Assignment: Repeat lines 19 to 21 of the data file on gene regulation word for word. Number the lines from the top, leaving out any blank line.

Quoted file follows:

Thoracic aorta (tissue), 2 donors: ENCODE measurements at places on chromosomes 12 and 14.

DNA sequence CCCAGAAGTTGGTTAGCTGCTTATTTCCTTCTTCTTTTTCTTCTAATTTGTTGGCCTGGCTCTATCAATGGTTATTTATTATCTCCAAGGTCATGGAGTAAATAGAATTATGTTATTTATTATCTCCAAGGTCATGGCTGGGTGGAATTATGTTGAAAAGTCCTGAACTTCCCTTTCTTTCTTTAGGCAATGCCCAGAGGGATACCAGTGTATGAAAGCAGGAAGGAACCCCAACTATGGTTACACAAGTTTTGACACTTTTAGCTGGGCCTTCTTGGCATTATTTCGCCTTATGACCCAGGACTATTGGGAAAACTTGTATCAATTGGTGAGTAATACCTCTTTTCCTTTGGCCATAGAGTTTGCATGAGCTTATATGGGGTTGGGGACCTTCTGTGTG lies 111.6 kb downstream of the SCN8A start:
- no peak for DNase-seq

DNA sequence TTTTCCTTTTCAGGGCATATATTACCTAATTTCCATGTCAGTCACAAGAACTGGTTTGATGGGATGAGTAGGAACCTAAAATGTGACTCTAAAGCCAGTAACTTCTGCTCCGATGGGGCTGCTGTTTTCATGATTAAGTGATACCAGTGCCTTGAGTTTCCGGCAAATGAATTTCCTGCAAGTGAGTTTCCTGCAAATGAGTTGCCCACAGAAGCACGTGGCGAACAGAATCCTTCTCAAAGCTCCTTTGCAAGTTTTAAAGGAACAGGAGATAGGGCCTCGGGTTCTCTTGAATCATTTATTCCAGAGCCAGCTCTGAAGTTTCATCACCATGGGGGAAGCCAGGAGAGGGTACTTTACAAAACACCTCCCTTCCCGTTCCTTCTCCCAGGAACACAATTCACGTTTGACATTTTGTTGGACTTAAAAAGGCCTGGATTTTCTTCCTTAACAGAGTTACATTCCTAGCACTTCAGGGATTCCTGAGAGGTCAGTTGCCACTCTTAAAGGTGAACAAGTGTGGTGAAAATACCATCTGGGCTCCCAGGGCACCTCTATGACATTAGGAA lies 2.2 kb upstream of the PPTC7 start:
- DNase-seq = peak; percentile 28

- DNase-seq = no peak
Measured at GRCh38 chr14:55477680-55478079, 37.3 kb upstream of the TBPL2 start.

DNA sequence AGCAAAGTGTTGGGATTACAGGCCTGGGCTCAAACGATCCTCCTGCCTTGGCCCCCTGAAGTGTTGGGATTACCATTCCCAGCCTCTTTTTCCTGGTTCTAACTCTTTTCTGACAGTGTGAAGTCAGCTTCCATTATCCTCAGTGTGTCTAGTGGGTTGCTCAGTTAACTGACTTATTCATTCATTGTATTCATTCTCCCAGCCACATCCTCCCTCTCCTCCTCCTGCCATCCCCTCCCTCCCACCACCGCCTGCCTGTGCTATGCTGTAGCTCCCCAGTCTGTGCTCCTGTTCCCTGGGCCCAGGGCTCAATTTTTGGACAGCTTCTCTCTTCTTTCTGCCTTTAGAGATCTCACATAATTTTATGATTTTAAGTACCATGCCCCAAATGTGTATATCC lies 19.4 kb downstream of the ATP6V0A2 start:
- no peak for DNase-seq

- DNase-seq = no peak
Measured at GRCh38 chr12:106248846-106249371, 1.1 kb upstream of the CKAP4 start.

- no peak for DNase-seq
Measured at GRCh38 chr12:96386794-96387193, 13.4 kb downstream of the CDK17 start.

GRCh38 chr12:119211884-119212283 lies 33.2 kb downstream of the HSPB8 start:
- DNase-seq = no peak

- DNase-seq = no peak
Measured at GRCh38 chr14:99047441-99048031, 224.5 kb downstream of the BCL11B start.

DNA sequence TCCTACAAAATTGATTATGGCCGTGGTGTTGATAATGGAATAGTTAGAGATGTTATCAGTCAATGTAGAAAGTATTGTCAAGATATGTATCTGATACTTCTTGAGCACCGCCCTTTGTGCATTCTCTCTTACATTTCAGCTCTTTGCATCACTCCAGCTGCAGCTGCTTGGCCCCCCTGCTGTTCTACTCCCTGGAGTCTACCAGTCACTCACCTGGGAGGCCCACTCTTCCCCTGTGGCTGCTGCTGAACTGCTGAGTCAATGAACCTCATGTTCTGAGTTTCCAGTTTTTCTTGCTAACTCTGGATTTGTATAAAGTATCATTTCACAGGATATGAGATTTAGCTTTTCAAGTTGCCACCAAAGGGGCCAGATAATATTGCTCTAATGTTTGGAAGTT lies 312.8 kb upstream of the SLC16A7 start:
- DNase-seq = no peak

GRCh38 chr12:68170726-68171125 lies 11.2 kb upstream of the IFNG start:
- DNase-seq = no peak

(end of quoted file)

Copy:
- DNase-seq = no peak

GRCh38 chr12:68170726-68171125 lies 11.2 kb upstream of the IFNG start:
- DNase-seq = no peak